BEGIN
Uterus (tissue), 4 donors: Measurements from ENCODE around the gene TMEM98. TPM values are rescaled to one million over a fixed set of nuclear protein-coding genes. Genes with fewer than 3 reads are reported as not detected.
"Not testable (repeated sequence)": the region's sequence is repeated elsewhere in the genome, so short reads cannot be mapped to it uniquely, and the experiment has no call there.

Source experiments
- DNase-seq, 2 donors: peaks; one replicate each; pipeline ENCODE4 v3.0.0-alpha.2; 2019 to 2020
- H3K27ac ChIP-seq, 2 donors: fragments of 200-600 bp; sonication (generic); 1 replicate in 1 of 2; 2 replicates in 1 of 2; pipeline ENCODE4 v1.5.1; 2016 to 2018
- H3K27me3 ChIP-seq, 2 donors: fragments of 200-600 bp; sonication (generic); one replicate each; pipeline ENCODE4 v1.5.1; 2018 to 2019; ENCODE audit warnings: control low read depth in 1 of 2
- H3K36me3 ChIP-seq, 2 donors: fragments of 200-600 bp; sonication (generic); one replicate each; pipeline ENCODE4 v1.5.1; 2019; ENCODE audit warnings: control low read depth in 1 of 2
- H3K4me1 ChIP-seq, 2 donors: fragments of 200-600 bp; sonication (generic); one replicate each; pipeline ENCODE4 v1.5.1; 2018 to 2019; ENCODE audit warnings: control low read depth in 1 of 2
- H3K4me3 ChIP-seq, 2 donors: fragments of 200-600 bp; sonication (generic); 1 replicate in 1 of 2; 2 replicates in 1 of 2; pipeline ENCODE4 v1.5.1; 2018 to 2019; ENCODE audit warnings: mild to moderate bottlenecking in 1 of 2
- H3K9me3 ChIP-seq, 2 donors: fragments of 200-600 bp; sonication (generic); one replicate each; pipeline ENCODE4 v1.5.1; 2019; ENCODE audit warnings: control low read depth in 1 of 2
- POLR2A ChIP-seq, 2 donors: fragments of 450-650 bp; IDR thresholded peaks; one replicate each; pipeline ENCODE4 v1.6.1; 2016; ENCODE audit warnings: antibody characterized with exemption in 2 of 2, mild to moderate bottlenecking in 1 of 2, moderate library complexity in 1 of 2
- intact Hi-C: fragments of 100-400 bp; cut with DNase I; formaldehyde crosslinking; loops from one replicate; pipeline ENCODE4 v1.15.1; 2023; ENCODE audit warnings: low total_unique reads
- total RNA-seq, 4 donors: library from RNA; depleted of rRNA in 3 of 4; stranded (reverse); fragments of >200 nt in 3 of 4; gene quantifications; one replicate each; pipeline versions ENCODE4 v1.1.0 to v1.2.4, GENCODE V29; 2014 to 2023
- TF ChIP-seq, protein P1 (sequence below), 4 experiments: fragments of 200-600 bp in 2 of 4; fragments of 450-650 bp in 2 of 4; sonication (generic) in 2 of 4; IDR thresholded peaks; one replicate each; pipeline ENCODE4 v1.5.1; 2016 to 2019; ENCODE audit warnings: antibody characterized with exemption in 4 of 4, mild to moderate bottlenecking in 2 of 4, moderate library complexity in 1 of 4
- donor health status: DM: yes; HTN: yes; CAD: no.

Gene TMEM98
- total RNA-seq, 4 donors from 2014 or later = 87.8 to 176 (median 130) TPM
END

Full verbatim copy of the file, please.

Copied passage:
Uterus (tissue), 4 donors: Measurements from ENCODE around the gene TMEM98. TPM values are rescaled to one million over a fixed set of nuclear protein-coding genes. Genes with fewer than 3 reads are reported as not detected.
"Not testable (repeated sequence)": the region's sequence is repeated elsewhere in the genome, so short reads cannot be mapped to it uniquely, and the experiment has no call there.

Source experiments
- DNase-seq, 2 donors: peaks; one replicate each; pipeline ENCODE4 v3.0.0-alpha.2; 2019 to 2020
- H3K27ac ChIP-seq, 2 donors: fragments of 200-600 bp; sonication (generic); 1 replicate in 1 of 2; 2 replicates in 1 of 2; pipeline ENCODE4 v1.5.1; 2016 to 2018
- H3K27me3 ChIP-seq, 2 donors: fragments of 200-600 bp; sonication (generic); one replicate each; pipeline ENCODE4 v1.5.1; 2018 to 2019; ENCODE audit warnings: control low read depth in 1 of 2
- H3K36me3 ChIP-seq, 2 donors: fragments of 200-600 bp; sonication (generic); one replicate each; pipeline ENCODE4 v1.5.1; 2019; ENCODE audit warnings: control low read depth in 1 of 2
- H3K4me1 ChIP-seq, 2 donors: fragments of 200-600 bp; sonication (generic); one replicate each; pipeline ENCODE4 v1.5.1; 2018 to 2019; ENCODE audit warnings: control low read depth in 1 of 2
- H3K4me3 ChIP-seq, 2 donors: fragments of 200-600 bp; sonication (generic); 1 replicate in 1 of 2; 2 replicates in 1 of 2; pipeline ENCODE4 v1.5.1; 2018 to 2019; ENCODE audit warnings: mild to moderate bottlenecking in 1 of 2
- H3K9me3 ChIP-seq, 2 donors: fragments of 200-600 bp; sonication (generic); one replicate each; pipeline ENCODE4 v1.5.1; 2019; ENCODE audit warnings: control low read depth in 1 of 2
- POLR2A ChIP-seq, 2 donors: fragments of 450-650 bp; IDR thresholded peaks; one replicate each; pipeline ENCODE4 v1.6.1; 2016; ENCODE audit warnings: antibody characterized with exemption in 2 of 2, mild to moderate bottlenecking in 1 of 2, moderate library complexity in 1 of 2
- intact Hi-C: fragments of 100-400 bp; cut with DNase I; formaldehyde crosslinking; loops from one replicate; pipeline ENCODE4 v1.15.1; 2023; ENCODE audit warnings: low total_unique reads
- total RNA-seq, 4 donors: library from RNA; depleted of rRNA in 3 of 4; stranded (reverse); fragments of >200 nt in 3 of 4; gene quantifications; one replicate each; pipeline versions ENCODE4 v1.1.0 to v1.2.4, GENCODE V29; 2014 to 2023
- TF ChIP-seq, protein P1 (sequence below), 4 experiments: fragments of 200-600 bp in 2 of 4; fragments of 450-650 bp in 2 of 4; sonication (generic) in 2 of 4; IDR thresholded peaks; one replicate each; pipeline ENCODE4 v1.5.1; 2016 to 2019; ENCODE audit warnings: antibody characterized with exemption in 4 of 4, mild to moderate bottlenecking in 2 of 4, moderate library complexity in 1 of 4
- donor health status: DM: yes; HTN: yes; CAD: no.

Gene TMEM98
- total RNA-seq, 4 donors from 2014 or later = 87.8 to 176 (median 130) TPM